Farmers sickened by kitchen smoke
Kitchen smoke has become a major source of indoor pollution in rural areas and threatens to harm China's 900 million farmers, warn domestic experts.
Song Guangsheng, director of the China Indoor Environment Test Centre, said many rural households in China still burn stalks, wood and low-quality coal with high sulfur content as fuel daily.
"Unscientifically-designed ooking utensils used by farmers often cause incomplete combustion of these fuels, which can generate dense smoke and heavily pollute the indoor air if there is no exhaust system," Song said.
The smoke contains many toxic gases, including nitrogen dioxide, sulfur dioxide, carbon monoxide and some cancer-causing pollutants.
An official with the State Environmental Protection Admi-nistration (SEPA) pointed out kitchen smoke is made up of tiny particles that can enter the blood and lungs and cause pulmonary and respiratory diseases.
"At dusk or on foggy days, temperatures near the ground are usually lower than those of upper air in rural areas, which will worsen the pollution as it hinders the diffusion of kitchen smoke," the official said.
The World Health Organization and the United Nations Development Programme noted that thick acrid smoke from stoves and fires inside homes is associated with approximately 1.6 million deaths per year in developing countries.
Song cited a 1995 report by the World Bank, which said that more than 100,000 people in China die from indoor air pollution each year. "A considerable proportion of them are rural residents," Song said.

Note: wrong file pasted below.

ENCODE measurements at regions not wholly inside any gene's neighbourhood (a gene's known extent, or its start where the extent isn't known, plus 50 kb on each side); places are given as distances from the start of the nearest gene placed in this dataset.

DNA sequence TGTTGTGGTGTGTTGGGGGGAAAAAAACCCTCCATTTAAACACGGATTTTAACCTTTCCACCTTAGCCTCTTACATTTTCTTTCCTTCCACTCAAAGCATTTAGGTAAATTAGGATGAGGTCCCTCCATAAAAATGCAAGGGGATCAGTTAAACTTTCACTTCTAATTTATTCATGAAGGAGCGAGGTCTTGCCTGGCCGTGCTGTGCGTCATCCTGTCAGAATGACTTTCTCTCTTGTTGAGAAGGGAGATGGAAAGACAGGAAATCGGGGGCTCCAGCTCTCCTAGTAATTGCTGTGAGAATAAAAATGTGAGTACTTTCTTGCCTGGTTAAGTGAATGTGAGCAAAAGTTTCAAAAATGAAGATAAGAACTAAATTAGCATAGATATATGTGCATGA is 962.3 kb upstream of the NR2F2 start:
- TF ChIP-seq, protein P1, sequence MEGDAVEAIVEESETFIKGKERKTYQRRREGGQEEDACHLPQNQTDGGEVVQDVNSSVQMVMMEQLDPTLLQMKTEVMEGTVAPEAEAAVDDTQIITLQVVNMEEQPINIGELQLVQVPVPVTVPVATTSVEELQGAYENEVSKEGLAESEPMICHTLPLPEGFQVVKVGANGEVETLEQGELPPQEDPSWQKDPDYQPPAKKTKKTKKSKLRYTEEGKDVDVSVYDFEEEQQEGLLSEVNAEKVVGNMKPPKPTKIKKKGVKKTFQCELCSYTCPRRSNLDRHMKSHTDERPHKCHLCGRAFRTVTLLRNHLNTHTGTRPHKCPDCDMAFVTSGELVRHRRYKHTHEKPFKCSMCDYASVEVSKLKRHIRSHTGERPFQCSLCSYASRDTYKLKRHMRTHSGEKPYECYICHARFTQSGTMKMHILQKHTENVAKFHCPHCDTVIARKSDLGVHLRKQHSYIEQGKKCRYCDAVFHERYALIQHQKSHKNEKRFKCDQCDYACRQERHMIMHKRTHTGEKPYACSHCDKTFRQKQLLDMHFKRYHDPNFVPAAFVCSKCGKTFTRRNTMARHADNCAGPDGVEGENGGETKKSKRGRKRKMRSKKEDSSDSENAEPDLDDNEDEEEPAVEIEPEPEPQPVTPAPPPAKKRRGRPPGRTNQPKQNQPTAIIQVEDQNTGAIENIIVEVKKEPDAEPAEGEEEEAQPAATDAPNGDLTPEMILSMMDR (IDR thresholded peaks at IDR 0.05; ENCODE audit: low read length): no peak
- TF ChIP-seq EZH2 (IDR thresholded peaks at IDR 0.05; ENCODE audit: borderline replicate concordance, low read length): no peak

Experts also point out that China's environmental protection efforts in rural areas are now mainly targeting pollution by farm pes-ticides and fertilizers, animal waste, water pollution and sewage discharge by township businesses. But little emphasis has been put on the kitchen smoke.
Song suggested local departments help rural residents improve their stoves and build exhaust systems to ensure sound indoor ventilation.
He also considered it important to develop clean and renewable energy sources, such as marsh gas, solar energy, wind,mini-hydropower and other environment-friendly energies.
Since 2000, the Chinese Govern-ment has began a trial project to help rural residents build marsh gas pits and rebuild toilets, sties and stoves.
In 2003 and 2004, the Ministry of Finance allocated 1 billion yuan (US$145 million) per year to build household-use methane-generating pits.
According to an ambitious plan for the use of methane as fuel, by the end of 2004, more than 20 million such pits will be built in China's rural areas.
The figure is expected to reach 50 million by 2010. By then, 200 million rural residents will benefit from methane.
Besides methane, research on solar energy, wind, and mini hydropower energy also enjoyed rapid development.
"The use of renewable energy has altered century-old cooking habits of
millions of Chinese farmers, improved the rural sanitary environment and
farmers' living standards," said Yan Cheng, deputy director of the rural
renewable energy section under the Ministry of